Festival celebrates power of words

ERUPTIONS of laughter and applause bounced between marquees at Beaconsfield's Festival of Golden Words yesterday.

It was standing-room only as more than 400 people packed into the temporary venues to listen to some of the country's leading writers.

As discussions such as the idea of a modern-day social media-based version of  Pride and Prejudice  kept audiences intrigued with inspiration, writers and personalities Katherine Scholes, Nikki Gemmell, Wendy Harmer, Fiona O'Loughlin and Irina Dunn were stirring up hilarity.

The panel, titled ``What Makes Women Glad, Sad and Mad'', saw audiences crowding outside the entrance of the festival's packed Australia Post Connect Marquee.

Festival organiser and author Stephen Dando-Collins said his expectations had been surpassed.

``The story that I've been telling everybody is that at 8.30am there was one person here in the 200-seat marquee,'' Dando-Collins said, speaking above another roar of laughter.

``The only people that were arriving were those that thought they could vote here.''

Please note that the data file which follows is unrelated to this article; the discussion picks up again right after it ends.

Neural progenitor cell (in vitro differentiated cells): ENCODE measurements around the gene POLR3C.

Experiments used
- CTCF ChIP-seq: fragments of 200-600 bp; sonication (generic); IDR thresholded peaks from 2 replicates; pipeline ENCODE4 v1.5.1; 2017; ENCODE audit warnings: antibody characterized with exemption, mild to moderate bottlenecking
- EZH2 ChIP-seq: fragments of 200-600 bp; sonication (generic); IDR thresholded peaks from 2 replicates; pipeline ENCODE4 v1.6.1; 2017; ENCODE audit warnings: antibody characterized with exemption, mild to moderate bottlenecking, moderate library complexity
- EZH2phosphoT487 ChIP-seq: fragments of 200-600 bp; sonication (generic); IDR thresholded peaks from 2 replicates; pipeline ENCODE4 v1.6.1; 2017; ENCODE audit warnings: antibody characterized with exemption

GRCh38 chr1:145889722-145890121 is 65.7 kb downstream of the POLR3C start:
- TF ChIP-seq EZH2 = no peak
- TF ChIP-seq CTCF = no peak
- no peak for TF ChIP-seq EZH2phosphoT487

Adelaide author Hannah Kent said the festival had brought her to Tasmania for the first time.

``I had a session at 9am about my book  Burial Rites , it was released last year but I'm still lucky enough to be travelling with it,'' Kent said.

``I'll come back if they'll have me.''

Festival secretary Garry Bailey said a debrief would be held next week to decide the future of the event.

Bailey said a large amount of volunteers and support from West Tamar Council meant there had been few hitches for the event.

 Presentations from more Australian personalities, including Rachel Treasure, Steve Bisley, Julian Burnside and Sally Dingo, will be held from 9am to 4.50pm at Beaconsfield today.

For the full program, visit www.festivalofgoldenwords .com.au.

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